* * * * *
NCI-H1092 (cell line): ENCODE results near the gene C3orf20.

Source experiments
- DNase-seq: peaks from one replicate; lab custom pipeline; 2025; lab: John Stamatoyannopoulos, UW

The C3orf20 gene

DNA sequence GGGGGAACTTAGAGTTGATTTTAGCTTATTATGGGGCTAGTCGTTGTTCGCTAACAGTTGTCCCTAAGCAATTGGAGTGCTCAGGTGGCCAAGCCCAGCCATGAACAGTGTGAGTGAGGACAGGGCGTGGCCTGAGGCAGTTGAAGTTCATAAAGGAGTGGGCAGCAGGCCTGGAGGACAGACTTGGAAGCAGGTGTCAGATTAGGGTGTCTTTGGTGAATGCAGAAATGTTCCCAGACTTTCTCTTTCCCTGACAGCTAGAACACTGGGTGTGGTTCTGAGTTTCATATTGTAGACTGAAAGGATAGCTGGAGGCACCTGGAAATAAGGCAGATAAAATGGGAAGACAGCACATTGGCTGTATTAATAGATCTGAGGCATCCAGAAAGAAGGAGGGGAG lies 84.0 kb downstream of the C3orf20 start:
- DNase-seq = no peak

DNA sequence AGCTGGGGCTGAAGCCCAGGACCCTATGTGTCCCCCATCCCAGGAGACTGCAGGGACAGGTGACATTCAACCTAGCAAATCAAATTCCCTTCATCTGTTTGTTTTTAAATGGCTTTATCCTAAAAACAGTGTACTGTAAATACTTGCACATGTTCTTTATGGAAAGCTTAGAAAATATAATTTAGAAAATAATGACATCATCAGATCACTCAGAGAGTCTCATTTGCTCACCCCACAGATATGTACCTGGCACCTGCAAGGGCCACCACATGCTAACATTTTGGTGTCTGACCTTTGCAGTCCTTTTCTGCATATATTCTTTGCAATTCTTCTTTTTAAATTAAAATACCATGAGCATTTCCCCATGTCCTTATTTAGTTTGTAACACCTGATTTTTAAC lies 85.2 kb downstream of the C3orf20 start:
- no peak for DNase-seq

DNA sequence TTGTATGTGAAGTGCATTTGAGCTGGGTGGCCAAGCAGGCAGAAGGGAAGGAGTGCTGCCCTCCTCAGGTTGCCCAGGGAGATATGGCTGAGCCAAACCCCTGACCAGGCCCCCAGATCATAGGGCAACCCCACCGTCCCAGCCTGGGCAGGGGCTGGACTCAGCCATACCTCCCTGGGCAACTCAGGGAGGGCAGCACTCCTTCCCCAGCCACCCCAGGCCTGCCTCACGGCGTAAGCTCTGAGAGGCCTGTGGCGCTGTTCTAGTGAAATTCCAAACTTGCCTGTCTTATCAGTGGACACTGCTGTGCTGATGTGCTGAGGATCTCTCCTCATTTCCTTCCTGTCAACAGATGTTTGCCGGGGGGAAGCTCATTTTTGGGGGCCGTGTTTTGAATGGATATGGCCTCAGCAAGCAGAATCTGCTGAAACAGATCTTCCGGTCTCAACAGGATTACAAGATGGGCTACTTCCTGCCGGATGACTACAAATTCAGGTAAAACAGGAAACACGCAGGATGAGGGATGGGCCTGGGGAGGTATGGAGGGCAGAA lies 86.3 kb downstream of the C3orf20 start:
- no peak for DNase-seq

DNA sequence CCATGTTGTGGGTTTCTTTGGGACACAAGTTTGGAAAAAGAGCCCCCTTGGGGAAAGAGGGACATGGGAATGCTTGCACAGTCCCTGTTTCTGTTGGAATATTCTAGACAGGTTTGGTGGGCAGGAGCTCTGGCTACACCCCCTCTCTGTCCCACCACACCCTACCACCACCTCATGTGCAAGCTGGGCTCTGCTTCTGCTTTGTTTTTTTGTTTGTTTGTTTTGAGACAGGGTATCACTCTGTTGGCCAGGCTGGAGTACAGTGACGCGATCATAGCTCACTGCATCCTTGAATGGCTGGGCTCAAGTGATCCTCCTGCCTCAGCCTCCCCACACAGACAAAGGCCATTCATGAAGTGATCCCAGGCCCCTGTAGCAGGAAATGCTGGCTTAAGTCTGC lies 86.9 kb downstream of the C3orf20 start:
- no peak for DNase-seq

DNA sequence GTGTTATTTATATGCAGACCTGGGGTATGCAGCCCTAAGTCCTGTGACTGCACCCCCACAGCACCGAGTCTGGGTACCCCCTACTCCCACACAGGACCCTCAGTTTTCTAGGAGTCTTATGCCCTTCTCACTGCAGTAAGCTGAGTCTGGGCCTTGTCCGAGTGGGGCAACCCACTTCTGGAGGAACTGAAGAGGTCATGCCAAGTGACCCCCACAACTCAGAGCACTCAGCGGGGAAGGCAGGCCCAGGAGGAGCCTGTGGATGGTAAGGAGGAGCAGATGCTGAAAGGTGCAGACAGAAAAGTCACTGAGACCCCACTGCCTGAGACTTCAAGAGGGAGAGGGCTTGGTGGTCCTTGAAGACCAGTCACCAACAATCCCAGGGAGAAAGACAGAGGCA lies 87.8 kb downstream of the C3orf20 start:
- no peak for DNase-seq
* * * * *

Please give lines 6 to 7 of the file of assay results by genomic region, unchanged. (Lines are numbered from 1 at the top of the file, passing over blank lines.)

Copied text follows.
- DNase-seq = no peak

DNA sequence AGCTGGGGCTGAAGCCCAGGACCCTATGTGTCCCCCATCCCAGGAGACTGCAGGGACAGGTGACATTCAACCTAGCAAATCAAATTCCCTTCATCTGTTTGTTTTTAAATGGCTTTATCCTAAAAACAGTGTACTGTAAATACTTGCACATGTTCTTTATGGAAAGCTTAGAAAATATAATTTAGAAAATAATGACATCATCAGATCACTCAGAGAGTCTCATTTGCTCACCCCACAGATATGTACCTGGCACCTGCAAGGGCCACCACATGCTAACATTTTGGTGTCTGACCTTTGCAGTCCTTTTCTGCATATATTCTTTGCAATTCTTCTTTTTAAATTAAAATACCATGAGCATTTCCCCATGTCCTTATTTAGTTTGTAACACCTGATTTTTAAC lies 85.2 kb downstream of the C3orf20 start: